Tuesday, April 27, 2010

SIG schools

You may recall that three of Seattle Public Schools were the recipients of a large federal School Improvement Grant (SIG), Cleveland, Hawthorne, and West Seattle Elementary. These schools were all identified as persistently under-performing and they were all supposed to get GOBS of cash from the federal government if they would agree to a turnaround plan. Four turnaround plan options were available, but the District (and the SEA) agreed to use the Transformation solution for all three schools. The Transformation plan at Cleveland is well-known, it will become STEM. Cleveland will be transformed by replacing the current population of unmotivated and under-performing students with other students who are motivated and high performing. But what are the transformation plans for Hawthorne and West Seattle Elementary?

No one knows.

There are no plans reported at all to date.

There has been absolutely no effort at community engagement about any of it.

These two elementary schools are supposed to be totally transformed in four months, but, so far as anyone knows, not one lick of work has been done on the transformations so far. That's unusual. Typically the District makes a big hullabaloo about how they need a whole year to plan a school transformation. They needed over 15 months just to plan the Southeast Initiative and it came off looking like it was totally unplanned. They say that they have been working on Cleveland's transformation for well over a year already.

Yet, somehow, they will have Hawthorne and West Seattle Elementary each completely transformed in four months despite the fact that they have yet to even start the work.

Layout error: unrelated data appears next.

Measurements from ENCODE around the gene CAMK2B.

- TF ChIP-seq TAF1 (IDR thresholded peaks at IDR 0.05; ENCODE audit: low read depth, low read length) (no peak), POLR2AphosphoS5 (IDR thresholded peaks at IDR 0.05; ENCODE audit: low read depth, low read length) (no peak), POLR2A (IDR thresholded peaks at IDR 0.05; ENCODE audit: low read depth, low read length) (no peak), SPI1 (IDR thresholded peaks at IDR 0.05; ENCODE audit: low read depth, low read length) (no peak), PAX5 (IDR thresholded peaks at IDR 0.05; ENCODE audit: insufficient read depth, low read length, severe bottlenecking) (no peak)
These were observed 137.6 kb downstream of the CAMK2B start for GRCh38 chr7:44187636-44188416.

How credible is that?

29 comments:

Josh Hayes said...

Charlie writes:

"How credible is that?"

In.

steve in west seattle said...

Didn't they just replace the principal at West Seattle Elementary? Reason given as part of the restructuring of the school.

There seems to be a lot of heat from the parent community at West Seattle right now.

dan dempsey said...

#1 SIG ..... Race to the Top
try this HERE.

#2 About Cleveland and NTN and Federal Cash.......

Will the FEDS allow the cash to be dumped into an NTN Cleveland?

Clearly NTN is not an approved provider as NOT currently sanctioned by OSPI.

dan dempsey said...

Of course the FEDS will throw piles of cash at Cleveland whether they use NTN or NOT .... so what kind of vetting process was used by OSPI......

Clearly past and current performance of NTN schools played no role.

See the results of this FIX here

Race to the Top is a RACKET. Look for NTN to have 500 schools up from current 41 within 5 years thanks to OBAMA/DUNCAN cash (crappy results no problem). Another fine example of well placed political campaign donations.

Everyone is going for the race for the cash .... results are not important.

Charlie Mas said...

There were two very involved parents from West Seattle Elementary at Steve Sundquist's community meeting on Saturday and neither of them had ANY news about the school's transformation plan.

The District has not even announced who will be the principal there next year, although we know for certain that the principal will be replaced.

Since the new principal will be a critical leader of the school's transformation, and the principal has not yet been announced, there is simply no way that the transformation work could have started.

Tick tock! There are only four months until the start of school in the fall. Are we to believe the District, this District, Seattle Public Schools, is going to be able to "transform" West Seattle Elementary in less than four months?!?

Charlie Mas said...

Here is a press release about the School Improvement Grants from early March. That was about two months ago.

The press release says that "the district will also work with families and other community members to develop more details of the transformation models. Family and community engagement is vital to this process, and the district will meet with each school community to share information and gather feedback and ideas as we work together to make every school an excellent school."

So where is that community engagement that is so vital to this process?

Are they just going to take the money and do more of what they were already doing? The stuff that wasn't working?

dan dempsey said...

Charlie,

Take Cleveland for a model. The District worked with the community.

The Community appealed the District's flawed 2-3-2010 decision to approve a contract that did not exist. The District worked with the community by running the entire process through over again and approving the same crappy instructional delivery plan on 4-7-2010.